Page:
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October 2021

How to Get Out of a Tricky Situation

3 minute read

Thunderbird 2Nobody who has built half a house wants to knock it down and start over. What a waste of effort! But if you're building the house wrong, if it doesn't make a space that people can actually live in, then completing the house would be the waste of time. You ought to knock it down and start again. It's just the same with a game project.

There's much talk about 'agile' development in software development, including videogames, and this word suggests that teams will be flexible. There's some truth to that - after all, the key insight of agile development lay in shortening the development lifecycle to provide more flexible iterations. That was a radical departure from the more traditional method of planning everything out in excruciating detail at the start and then simply trying to implement it all as written. That method had a huge disadvantage - you learn the most important lessons about a project when it's underway, not while you're planning it.

What do you do, though, when you find yourself backed into a corner with no apparent options?

 

How are We Going to Get Out of This One...?

The last thing anyone wants to do with a project is pull the plug. But it does happen that you reach untenable situations. It's part of doing business and it cannot always be helped.

What we have always tried to offer at International Hobo, though, is more than a 'yes-no' approach to project consultancy. A significant number of the nearly 80 game projects we have helped clients to deliver are 'rescues', projects that got into trouble. What sort of trouble?

Projects that never established a clear vision, and so didn't know where they were heading.

Projects that thought they could make up their design elements as they went, and so didn't think about how all the systems had to fit together.

Projects that had too many systems to deliver in the time available.

Projects that had beautiful art but nothing to do with them.

Projects that became invalidated by unexpected shifts in the market.

Projects that knew what they wanted to be as games but not as stories, or vice versa.

The loss of morale that a team faces when they come up against these sort of problems can be devastating. Which is why it can be immensely helpful to get on the phone to Tracy Island and call for the Thunderbirds to rescue a project from having taken a wrong step.

 

Can Anybody Help Us...?

It's not a coincidence that the name 'International Hobo' evokes the name of the rescue organisation in the 1960s classic sci-fi puppet show Thunderbirds, 'International Rescue'. If it wasn't somebody else's brand, we'd have loved to have used that name instead! The very mission of the company was to be able to find ways to solve the new problems that the games industry was encountering at the start of the twenty first century.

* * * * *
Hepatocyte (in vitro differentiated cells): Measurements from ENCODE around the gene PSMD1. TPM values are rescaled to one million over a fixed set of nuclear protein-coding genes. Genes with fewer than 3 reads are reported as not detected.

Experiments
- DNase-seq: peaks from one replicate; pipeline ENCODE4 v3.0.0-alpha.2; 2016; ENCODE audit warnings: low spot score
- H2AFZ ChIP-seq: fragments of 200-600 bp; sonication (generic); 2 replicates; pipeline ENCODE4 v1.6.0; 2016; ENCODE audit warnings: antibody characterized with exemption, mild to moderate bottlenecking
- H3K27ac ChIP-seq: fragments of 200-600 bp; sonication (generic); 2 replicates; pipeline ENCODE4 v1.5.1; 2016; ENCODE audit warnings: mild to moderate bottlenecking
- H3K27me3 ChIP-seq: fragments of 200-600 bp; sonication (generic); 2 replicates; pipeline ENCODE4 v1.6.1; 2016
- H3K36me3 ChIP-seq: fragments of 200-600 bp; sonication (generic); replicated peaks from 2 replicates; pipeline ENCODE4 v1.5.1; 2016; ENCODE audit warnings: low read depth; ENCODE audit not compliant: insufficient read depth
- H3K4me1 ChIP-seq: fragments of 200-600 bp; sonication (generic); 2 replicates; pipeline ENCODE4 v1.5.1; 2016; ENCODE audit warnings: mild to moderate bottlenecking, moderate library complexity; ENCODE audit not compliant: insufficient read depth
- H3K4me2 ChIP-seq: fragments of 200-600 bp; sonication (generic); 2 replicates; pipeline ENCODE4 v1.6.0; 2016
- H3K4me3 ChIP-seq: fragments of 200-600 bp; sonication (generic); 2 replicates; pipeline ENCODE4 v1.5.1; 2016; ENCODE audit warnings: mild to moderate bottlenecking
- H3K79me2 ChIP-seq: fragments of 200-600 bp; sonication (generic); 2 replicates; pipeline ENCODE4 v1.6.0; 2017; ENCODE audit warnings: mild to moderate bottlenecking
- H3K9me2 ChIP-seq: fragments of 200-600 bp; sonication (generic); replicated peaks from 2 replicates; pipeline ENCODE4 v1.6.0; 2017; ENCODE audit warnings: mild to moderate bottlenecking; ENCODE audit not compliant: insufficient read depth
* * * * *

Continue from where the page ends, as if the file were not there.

At the core of our original mission was finding ways to put people with story skills together with people who had game skills. This led to Richard Boon and I coining the name 'narrative design' for the process of making story and game pull in the same direction, a term which spread into the games industry via the IGDA's Game Writing Special Interest Group, which I set up and ran. In 2006, Stephen Dinehart became the first person to be hired as a 'narrative designer'. Narrative design is now a big part of the games industry's business, and we're proud to have had a role in making that happen.

But although narrative design was always a key part of what we did, our vision of it was always based upon the idea that games were collection of assets and that it matters how each of them gets used. What matters is both how it looks and how it behaves in the game systems, and because both the function ("it shoots the player") and the fiction ("it's a tank") matter, every game is always producing a narrative experience for the player. You cannot avoid performing narrative design if you're making games, although you can certainly do it badly!

When we've come on board to rescue a project, we always start with the asset list. What do you already have? That sets a major constraint for what a game could become, which doesn't have to be anything like what the game was originally intended to be. Coming from the outside, as discussed last week, gives us the opportunity to think up new ways of making a game work, by building new options for narrative design from the available building blocks.

I've never seen a project that couldn't be rescued, provided the team is ready to ask for help. The key is remaining flexible, and not getting blinkered by what the project was originally supposed to be... and sometimes, teams need a little help to achieve that.